Posted by & filed under Consciousness, Emerging Adulthood, Neuroscience, Personality.

Description: While it might seem like ancient history to some the 1960’s were not that long ago (well OK, it was over 50 years ago). What have you heard or read that the 1960’s were known for? Student activism, Vietnam war protests, and experimentation with recreational drugs. Related to all of those things was an intense interest in raised consciousness. Students becoming aware of the nature of the social structures around them (e.g., the military industrial complex) was one form of consciousness expansion. The use of psychedelic drugs such as LSD and peyote were also viewed by many as consciousness expanding experiences. Ralph Metzner, who passed away recently, was a psychotherapist and researcher who had an intense interest in the potential implications and applications of psychoactive drugs. He worked with personality psychologist turned counter culture guru and LSD advocate Timothy Leary on experiments on the effects of LSD. They were dismissed from Harvard in 1963 for giving LSD to students as part of their investigations. Later Metzner wrote a book with Leary and Richard Alpert, a clinical Psychologist who took the name Ram Dass (servant of God) called The Psychedelic Experience: A manual Based on the Tibetan Book of the Dead. While Leary and Alpert moved wholesale into the counter culture movement Metzner remained in academia writing and conducting research. It was an interesting time and involved some broad speculations about the nature of human consciousness and the potential roles played by psychedelic in expanding consciousness. Have a read thought the article linked below to get a glimpse of the 1960’s influence on thought and experimentation (at a number of levels) into consciousness.

Source: Ralph Metzner, LSD and Consciousness Researcher, Dies at 88, Neil Genzlinger, The New York Times

Date: April 4, 2019


Article Link:

So, what do you think? Lawrence Kohlberg, a developmental psychologist who studied the emergence and development of moral reasoning looked at the level of moral reasoning used by those university students who were most actively involved in the free speech movement at Berkley in California. He found that while many of those actively involved scored as using the higher moral reasoning levels in his model there were a small subset who scored at one o his lowest stages, focused primarily on self-interest. As a statement about the 1960’s this suggests that while some emerging adults at the time were involved because the parties were good and interesting recreational drugs were available there were also many who were thinking hard and trying to discover new ways to be. Ralph Metzner took that sort of approach to psychedelic drugs and consciousness. You can read further about his explorations by following some of the links below in the References section.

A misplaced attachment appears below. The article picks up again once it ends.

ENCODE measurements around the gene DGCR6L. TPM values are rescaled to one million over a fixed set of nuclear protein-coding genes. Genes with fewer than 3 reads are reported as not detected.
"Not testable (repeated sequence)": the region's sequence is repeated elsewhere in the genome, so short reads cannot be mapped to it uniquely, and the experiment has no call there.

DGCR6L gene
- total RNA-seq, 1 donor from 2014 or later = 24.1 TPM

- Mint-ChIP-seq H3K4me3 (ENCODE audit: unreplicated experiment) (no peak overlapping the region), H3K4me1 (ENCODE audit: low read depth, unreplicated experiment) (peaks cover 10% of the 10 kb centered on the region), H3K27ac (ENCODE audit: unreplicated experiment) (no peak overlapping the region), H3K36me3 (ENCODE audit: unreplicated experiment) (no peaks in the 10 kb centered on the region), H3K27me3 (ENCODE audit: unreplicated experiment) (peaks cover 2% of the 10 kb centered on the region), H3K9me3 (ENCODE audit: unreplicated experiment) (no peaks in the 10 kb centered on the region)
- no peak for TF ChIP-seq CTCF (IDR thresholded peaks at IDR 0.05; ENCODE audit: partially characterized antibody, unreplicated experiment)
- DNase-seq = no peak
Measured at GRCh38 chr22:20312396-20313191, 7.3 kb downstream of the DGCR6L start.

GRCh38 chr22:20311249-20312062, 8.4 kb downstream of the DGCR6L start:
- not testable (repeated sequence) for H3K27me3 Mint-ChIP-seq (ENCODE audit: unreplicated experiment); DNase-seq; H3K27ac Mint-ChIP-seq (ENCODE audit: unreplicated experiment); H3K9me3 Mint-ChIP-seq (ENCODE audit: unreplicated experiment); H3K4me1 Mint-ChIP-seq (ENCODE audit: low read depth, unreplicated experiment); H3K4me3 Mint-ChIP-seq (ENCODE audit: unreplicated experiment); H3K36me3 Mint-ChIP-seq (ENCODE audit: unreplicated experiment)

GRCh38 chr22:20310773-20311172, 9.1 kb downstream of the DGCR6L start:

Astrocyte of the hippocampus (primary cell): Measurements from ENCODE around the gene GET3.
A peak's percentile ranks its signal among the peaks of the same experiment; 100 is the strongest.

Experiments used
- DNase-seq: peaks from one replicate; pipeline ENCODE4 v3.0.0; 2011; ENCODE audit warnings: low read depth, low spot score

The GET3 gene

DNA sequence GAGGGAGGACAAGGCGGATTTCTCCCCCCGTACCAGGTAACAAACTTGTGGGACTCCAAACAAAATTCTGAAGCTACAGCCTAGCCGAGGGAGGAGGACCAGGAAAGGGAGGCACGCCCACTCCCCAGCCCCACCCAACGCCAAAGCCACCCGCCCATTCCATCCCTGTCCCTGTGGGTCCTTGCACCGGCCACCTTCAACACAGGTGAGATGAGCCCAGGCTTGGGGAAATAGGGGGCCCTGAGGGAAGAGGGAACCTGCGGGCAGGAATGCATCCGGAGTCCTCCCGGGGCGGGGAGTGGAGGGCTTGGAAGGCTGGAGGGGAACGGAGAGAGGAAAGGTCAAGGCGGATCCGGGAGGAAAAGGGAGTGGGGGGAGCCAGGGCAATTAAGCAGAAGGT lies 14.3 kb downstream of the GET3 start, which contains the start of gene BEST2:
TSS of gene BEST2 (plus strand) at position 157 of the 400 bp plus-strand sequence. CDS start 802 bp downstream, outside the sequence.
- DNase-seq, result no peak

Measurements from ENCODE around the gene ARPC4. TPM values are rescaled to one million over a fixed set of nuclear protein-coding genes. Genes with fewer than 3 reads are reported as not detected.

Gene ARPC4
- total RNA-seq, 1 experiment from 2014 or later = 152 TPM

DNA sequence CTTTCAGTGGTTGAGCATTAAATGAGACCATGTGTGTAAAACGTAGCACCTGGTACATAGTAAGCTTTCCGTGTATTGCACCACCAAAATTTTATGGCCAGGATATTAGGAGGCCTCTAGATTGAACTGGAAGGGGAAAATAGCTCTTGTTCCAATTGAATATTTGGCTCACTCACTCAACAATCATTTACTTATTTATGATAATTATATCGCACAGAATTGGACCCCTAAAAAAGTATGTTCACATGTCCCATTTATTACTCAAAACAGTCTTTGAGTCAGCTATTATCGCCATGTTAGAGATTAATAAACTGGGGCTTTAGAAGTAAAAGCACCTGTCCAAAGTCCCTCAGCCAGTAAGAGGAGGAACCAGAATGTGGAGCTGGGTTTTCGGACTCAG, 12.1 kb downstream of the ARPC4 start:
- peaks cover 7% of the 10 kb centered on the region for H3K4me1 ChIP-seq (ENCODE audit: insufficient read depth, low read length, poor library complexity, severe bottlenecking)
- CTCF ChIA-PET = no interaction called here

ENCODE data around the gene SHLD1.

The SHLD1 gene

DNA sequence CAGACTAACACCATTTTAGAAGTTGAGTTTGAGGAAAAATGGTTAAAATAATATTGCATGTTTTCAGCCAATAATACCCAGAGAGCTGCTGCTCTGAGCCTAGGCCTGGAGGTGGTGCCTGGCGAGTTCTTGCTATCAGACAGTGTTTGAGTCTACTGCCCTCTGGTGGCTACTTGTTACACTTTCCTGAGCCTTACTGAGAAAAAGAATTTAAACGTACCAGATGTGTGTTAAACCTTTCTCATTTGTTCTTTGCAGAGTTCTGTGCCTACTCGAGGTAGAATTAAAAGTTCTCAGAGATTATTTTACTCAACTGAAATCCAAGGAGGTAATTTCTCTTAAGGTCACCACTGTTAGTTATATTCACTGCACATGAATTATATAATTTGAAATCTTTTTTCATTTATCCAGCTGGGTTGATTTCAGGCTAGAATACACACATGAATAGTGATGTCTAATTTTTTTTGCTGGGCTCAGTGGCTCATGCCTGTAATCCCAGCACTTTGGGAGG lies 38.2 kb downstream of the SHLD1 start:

Questions for Discussion:

  1. Why were individuals like Ralph Metzner and Timothy Leary interested in the effects of psychedelic drugs?
  2. Can you see some ways in which interest in psychedelic drugs is related to interest in drugs that can positively influence the symptoms of psychological disorders like schizophrenia?
  3. What sorts of ethical issues should be considered if one were to be interested in studying the effects of psychedelic drugs on human consciousness?

References (Read Further):

Leary, Timothy, Ralph Metzner, and Ram Dass. The psychedelic experience. Smithsonian Folkways Recordings, 1966.

Metzner, R. (1998). Hallucinogenic drugs and plants in psychotherapy and shamanism. Journal of psychoactive drugs, 30(4), 333-341.

Metzner, R. (1980). Ten classical metaphors of self-transformation. Journal of Transpersonal Psychology, 12(1), 47-62.

Adamson, S., & Metzner, R. (1988). The nature of the MDMA experience and its role in healing, psychotherapy and spiritual practice. ReVision, 10(4), 59-72.

Leary, T., Metzner, R., Presnell, M., Weil, G., Schwitzgebel, R., & Kinne, S. (1965). A new behavior change program using psilocybin. Psychotherapy: Theory, Research & Practice, 2(2), 61-72.

Doblin, R. (1998). Dr. Leary’s Concord Prison Experiment: a 34-year follow-up study. Journal of Psychoactive Drugs, 30(4), 419-426.’s_Concord_Prison_Experiment_A_34-Year_Follow-up_Study/links/0deec533220f38bf01000000/Dr-Learys-Concord-Prison-Experiment-A-34-Year-Follow-up-Study.pdf

KUTNICK, P. (1986). Judgment and Moral Action: Kohlberg’s Theory, Criticism and Revision. Lawrence Kohlberg, Consensus and controversy, (1), 125.